Sometimes, a hospital stay is necessary, even if it isn’t very much fun. Whether your stay involved an illness, an accident, or a surgery, you’re probably looking forward to getting out of that hospital bed and going home to recover.
Your home can be the perfect place to recover, but only if you’re prepared. Otherwise, you may find yourself back in the hospital again sooner than you would like.
Here are five tips for seniors who are returning home after a hospital stay to ensure it’s the perfect place for you to recover.
Take Steps to Ensure What Caused Your Stay Doesn’t Happen Again
Your hospital stay may not have been avoidable, as might be the case with some surgeries. However, there are many other reasons you might find yourself in the hospital that you can prevent when you return home.
For example, you may want to look into qualifying for a claim with pre-existing conditions if you found yourself in the hospital due to a bad prescription drug or a faulty medical device. If your doctor was even partly to blame for your hospital stay, you may want to look into another medical provider. There’s no use in having a doctor you don’t trust.
If your stay was due to a car accident, it may be time to consider giving up your keys, and if your stay was due to an illness, you may want to take more health and safety precautions when you’re out in public.
No matter what it is, getting serious about what caused your hospital stay can help you prevent the possibility of it from happening again.
Don’t Recover at Home Alone
Just because you have been released from the hospital doesn’t mean you’re completely recovered. It just means you don’t require round-the-clock care.
It’s a good idea to make sure you have at least a little bit of support when you return home. That might mean allowing your spouse to take care of you, having a loved one check in on you multiple times a day, or hiring an in-home nurse to stop by and help with your recovery. If you reach out and get the help you need, you can recover more quickly, and you hopefully won’t require anyone else’s help for long.
Modify Your Home for Safety and Comfort
No matter what the reason for your stay, chances are, you aren’t going to be as steady on your feet as you were before your hospital stay. It’s a good idea to modify your home for safety when you return home.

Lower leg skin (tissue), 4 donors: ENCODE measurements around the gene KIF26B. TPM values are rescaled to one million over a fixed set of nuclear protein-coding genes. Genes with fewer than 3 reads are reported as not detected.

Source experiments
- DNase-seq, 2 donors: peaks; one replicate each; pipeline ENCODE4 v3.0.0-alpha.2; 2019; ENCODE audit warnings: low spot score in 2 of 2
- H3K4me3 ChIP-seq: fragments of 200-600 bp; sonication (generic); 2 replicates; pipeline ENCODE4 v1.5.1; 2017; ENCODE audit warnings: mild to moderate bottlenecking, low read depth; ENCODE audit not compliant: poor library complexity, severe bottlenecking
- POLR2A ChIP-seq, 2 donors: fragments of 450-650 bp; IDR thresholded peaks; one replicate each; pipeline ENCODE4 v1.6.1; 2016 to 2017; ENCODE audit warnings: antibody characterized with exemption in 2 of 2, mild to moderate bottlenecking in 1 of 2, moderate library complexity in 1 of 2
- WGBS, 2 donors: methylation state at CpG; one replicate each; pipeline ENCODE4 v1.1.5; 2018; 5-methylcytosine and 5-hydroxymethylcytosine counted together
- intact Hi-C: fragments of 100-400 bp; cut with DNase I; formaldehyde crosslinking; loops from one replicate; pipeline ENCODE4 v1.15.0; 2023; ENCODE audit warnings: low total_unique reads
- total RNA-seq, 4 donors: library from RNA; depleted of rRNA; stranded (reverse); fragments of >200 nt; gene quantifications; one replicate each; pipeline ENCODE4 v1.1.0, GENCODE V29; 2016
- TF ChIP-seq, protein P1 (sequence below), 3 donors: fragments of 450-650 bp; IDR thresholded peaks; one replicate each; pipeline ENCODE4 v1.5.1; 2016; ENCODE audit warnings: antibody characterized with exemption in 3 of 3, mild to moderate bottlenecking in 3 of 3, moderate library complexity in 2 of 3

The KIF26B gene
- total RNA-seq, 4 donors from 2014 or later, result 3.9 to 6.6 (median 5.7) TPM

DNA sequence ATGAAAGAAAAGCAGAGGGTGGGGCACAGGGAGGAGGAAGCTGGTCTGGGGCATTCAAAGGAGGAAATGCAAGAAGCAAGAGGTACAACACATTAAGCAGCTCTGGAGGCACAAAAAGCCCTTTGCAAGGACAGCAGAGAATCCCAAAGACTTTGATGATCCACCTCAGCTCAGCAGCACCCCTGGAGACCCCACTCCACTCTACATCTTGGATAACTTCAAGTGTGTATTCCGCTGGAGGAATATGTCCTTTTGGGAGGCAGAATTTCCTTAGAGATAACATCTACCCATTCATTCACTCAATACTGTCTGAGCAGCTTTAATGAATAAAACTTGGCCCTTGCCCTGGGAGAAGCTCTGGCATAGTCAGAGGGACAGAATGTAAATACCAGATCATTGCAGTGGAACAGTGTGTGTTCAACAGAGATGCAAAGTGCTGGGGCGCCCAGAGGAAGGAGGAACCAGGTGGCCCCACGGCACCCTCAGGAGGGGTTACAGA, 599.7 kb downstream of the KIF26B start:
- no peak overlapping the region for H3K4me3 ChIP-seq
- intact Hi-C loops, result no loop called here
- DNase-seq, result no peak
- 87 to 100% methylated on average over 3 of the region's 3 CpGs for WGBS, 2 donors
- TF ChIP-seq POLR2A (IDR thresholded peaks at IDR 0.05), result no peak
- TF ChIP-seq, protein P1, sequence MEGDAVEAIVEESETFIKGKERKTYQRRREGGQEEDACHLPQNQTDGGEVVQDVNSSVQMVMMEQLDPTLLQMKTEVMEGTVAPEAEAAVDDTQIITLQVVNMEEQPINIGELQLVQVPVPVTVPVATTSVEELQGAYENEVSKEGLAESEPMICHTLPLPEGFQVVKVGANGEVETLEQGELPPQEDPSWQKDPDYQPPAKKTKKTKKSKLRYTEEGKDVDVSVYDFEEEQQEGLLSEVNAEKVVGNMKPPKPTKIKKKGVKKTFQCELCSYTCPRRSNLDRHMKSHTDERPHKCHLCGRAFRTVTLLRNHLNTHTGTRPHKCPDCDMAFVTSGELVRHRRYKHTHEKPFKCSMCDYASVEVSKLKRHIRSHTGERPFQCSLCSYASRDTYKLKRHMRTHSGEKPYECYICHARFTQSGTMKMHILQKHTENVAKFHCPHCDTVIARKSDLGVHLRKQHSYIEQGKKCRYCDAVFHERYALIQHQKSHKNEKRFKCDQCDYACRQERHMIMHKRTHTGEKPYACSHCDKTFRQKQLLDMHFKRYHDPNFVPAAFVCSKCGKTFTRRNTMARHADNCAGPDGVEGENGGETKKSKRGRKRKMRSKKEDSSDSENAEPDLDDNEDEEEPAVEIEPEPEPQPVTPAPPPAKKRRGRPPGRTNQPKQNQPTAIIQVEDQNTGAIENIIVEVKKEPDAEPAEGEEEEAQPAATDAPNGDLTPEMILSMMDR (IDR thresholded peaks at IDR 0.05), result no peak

That means doing things like:
- Install grab bars and rubber mats in the bathroom
- Secure rugs to the floor
- Keep the lights on, or plug in night lights in dark areas
It also means making your home more comfortable! Drape blankets on the backs of chairs, keep snacks and water on an end table next to your favorite recliner, and keep the remote handy so you can relax and recover without getting up and down all day.
Stay in Contact With Your Doctor
It is extremely important to stay in contact with your doctor and follow their directions for your recovery. It also means writing down questions as you have them so you remember to ask the next time you talk to your doctor.
You also have to make sure you keep your appointments. To make sure you get the most out of your appointments, you may want to ask someone to come with you. Not only can they provide you with a ride, they can help you ask questions and bring up concerns by acting as your advocate.
Consider a Medical Alert System
Most seniors want to remain in their homes as long as possible, but the more medical conditions you have and hospital stays you experience, the more difficult that becomes. A medical alert system can help.
A medical alert system enables you to communicate with friends, family, and emergency services for a variety of reasons when you’re at home alone. Even more importantly, it can put family members’ minds at ease, making them more likely to stop nagging you about the dangers of living at home alone.
A hospital stay is just something that happens sometimes, especially as you get older. Just make sure it doesn’t ruin your independence. With these tips, you can continue recovering successfully at home so you can get back to living your normal, everyday life.